Funding for transdisciplinary chronic disease prevention research has increased over the past decade. However, few studies have evaluated whether networking and knowledge exchange activities promote the creation of transdisciplinary teams to successfully respond to requests for proposals (RFPs). Such evaluations are critical to understanding how to accelerate the integration of research with practice and policy to improve population health.
To examine (1) the extent of participation in pre-RFP activities among funded and nonfunded transdisciplinary coalitions that responded to a RFP for cancer and chronic disease prevention initiatives and (2) levels of agreement in proposal ratings among research, practice, and policy peer reviewers.
Descriptive report of a Canadian funding initiative to increase the integration of evidence with action.
Four hundred forty-nine representatives in 41 research, practice, and policy coalitions who responded to a RFP and whose proposals were peer reviewed by a transdisciplinary adjudication panel.
The funder hosted 6 national meetings and issued a letter of intent (LOI) to foster research, practice, and policy collaborations before issuing a RFP.
All provinces and territories in Canada were represented by the coalitions. Funded coalitions were 2.5 times more likely than nonfunded coalitions to submit a LOI. A greater proportion of funded coalitions were exposed to the pre-RFP activities (100%) compared with coalitions that were not funded (68%). Overall research, practice, and policy peer reviewer agreement was low (intraclass correlation 0.12).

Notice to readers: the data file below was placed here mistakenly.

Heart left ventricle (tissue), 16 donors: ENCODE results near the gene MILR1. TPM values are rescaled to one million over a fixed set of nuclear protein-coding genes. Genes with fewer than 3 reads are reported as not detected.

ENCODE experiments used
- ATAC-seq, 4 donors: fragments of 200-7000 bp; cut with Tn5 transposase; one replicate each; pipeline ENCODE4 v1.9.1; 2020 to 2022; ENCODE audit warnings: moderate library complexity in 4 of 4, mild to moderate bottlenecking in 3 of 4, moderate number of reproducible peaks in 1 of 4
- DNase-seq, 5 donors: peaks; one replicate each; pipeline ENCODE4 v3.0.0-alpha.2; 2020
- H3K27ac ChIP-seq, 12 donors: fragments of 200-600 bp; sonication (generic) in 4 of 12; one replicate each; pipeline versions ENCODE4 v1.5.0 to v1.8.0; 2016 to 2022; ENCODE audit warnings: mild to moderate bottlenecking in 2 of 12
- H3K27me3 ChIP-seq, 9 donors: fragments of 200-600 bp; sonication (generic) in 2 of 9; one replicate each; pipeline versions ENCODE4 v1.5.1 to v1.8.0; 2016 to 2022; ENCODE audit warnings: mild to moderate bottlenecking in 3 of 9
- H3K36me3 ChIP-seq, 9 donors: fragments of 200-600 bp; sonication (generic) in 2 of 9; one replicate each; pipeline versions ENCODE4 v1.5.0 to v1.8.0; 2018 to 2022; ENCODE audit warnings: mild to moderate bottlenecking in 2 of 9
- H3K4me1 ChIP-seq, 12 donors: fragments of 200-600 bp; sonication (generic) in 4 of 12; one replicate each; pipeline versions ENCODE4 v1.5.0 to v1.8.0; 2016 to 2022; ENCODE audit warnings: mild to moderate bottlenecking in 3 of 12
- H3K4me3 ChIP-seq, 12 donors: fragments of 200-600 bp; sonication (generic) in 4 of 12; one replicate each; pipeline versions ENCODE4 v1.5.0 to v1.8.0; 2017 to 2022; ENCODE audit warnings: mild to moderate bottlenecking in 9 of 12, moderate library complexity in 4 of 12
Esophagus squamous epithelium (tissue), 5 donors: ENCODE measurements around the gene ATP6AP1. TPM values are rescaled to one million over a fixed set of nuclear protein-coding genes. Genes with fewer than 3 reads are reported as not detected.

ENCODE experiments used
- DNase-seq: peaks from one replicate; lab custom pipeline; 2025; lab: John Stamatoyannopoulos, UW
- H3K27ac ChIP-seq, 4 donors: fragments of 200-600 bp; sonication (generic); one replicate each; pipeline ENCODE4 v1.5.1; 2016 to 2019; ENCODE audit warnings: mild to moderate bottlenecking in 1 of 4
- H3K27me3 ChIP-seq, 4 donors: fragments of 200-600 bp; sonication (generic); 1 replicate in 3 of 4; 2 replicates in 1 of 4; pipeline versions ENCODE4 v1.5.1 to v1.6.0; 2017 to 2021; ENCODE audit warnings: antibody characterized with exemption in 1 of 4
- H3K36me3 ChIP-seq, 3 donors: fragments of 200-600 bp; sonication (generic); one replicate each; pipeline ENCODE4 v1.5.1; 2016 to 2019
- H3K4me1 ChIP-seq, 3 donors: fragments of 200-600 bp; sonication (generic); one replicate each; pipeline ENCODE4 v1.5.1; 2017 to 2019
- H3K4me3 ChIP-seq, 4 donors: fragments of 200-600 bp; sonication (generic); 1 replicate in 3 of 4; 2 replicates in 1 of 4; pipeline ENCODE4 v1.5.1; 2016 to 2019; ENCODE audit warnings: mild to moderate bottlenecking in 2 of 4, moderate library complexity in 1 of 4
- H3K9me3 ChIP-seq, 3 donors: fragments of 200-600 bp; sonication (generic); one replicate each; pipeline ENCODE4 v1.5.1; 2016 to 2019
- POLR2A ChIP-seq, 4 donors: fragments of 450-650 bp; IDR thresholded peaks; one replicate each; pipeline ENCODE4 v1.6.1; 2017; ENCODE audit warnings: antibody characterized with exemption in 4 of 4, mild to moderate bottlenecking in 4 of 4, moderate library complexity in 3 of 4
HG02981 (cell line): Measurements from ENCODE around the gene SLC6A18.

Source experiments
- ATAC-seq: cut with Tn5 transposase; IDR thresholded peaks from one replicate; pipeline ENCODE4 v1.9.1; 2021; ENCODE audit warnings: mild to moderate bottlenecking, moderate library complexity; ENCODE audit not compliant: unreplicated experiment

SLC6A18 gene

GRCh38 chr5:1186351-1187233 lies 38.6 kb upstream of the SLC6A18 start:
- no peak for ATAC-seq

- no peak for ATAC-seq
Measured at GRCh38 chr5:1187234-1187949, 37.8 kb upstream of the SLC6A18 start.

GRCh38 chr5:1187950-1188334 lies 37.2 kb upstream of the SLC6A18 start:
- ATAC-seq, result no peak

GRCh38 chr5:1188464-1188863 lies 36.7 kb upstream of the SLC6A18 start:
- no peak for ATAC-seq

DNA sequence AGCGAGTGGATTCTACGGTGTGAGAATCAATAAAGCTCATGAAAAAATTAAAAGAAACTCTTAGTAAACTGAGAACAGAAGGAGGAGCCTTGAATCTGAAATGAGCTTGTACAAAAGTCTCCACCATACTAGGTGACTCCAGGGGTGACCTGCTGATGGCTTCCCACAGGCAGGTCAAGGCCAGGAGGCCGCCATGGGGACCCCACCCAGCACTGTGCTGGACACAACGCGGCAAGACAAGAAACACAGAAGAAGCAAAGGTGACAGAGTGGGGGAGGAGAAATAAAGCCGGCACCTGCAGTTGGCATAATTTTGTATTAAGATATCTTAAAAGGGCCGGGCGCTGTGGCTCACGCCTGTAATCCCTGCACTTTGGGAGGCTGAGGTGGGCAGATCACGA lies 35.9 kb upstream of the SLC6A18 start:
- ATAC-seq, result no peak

There is widespread interest in transdisciplinary collaborations to improve cancer and chronic disease prevention. Engagement in networking and knowledge exchange activities, and feedback from LOIs prior to submission of a final application, may contribute to stronger proposals and subsequent funding success. Future evaluations should examine best practices for transdisciplinary peer review to facilitate funding of proposals that on balance have both scientific rigor and are relevant to the real world.
This study examines (1) the extent of participation in pre–request for proposal activities among funded and nonfunded transdisciplinary coalitions that responded to a request for proposal for cancer and chronic disease prevention initiatives and (2) levels of agreement in proposal ratings among research, practice, and policy peer reviewers.
Centre for Research on Inner City Health, St. Michael's Hospital, Toronto, Ontario (Dr Lobb); Division of Public Health Sciences, Department of Surgery and Alvin J. Siteman Cancer Center, Washington University School of Medicine, St. Louis, Missouri (Dr Lobb); Primary Prevention Program, Canadian Partnership Against Cancer, Toronto, Ontario (Drs Petermann and Kerner, and Mss Manafo and Keen); Mental Health Commission of Canada, Calgary, Alberta (Dr Petermann); and School of Nutrition, Ryerson University, Toronto, Ontario (Ms Manafo).
Correspondence: Rebecca Lobb, ScD, MPH, Division of Public Health Sciences, Department of Surgery and Alvin J. Siteman Cancer Center, Washington University School of Medicine, 660 S Euclid Ave, St. Louis, MO 63110 (email@example.com).
Production of this research article has been made possible through a financial contribution from Health Canada, through the Canadian Partnership Against Cancer. Dr Lobb thanks the Canadian Institutes for Health Research and the Ontario Ministry of Health and Long-Term Care for their support.
The authors have declared no conflicts of interest.